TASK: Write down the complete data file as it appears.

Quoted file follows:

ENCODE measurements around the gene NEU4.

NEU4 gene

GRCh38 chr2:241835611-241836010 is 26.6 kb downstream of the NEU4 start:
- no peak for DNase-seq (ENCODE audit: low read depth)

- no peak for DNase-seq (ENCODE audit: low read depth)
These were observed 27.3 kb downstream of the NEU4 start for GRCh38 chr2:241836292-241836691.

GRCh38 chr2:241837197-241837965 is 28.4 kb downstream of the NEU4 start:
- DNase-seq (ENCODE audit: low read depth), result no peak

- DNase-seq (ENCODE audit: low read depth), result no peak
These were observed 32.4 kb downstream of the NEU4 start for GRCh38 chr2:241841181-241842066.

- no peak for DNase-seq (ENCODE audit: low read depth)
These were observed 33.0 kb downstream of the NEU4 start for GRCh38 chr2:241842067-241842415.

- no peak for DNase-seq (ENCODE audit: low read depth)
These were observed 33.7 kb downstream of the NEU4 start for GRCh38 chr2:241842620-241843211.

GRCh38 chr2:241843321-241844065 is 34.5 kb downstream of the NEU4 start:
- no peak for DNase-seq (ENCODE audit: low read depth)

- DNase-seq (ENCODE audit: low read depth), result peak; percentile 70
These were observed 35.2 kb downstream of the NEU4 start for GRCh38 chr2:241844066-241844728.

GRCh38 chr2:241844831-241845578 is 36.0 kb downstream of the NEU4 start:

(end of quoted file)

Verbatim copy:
ENCODE measurements around the gene NEU4.

NEU4 gene

GRCh38 chr2:241835611-241836010 is 26.6 kb downstream of the NEU4 start:
- no peak for DNase-seq (ENCODE audit: low read depth)

- no peak for DNase-seq (ENCODE audit: low read depth)
These were observed 27.3 kb downstream of the NEU4 start for GRCh38 chr2:241836292-241836691.

GRCh38 chr2:241837197-241837965 is 28.4 kb downstream of the NEU4 start:
- DNase-seq (ENCODE audit: low read depth), result no peak

- DNase-seq (ENCODE audit: low read depth), result no peak
These were observed 32.4 kb downstream of the NEU4 start for GRCh38 chr2:241841181-241842066.

- no peak for DNase-seq (ENCODE audit: low read depth)
These were observed 33.0 kb downstream of the NEU4 start for GRCh38 chr2:241842067-241842415.

- no peak for DNase-seq (ENCODE audit: low read depth)
These were observed 33.7 kb downstream of the NEU4 start for GRCh38 chr2:241842620-241843211.

GRCh38 chr2:241843321-241844065 is 34.5 kb downstream of the NEU4 start:
- no peak for DNase-seq (ENCODE audit: low read depth)

- DNase-seq (ENCODE audit: low read depth), result peak; percentile 70
These were observed 35.2 kb downstream of the NEU4 start for GRCh38 chr2:241844066-241844728.

GRCh38 chr2:241844831-241845578 is 36.0 kb downstream of the NEU4 start: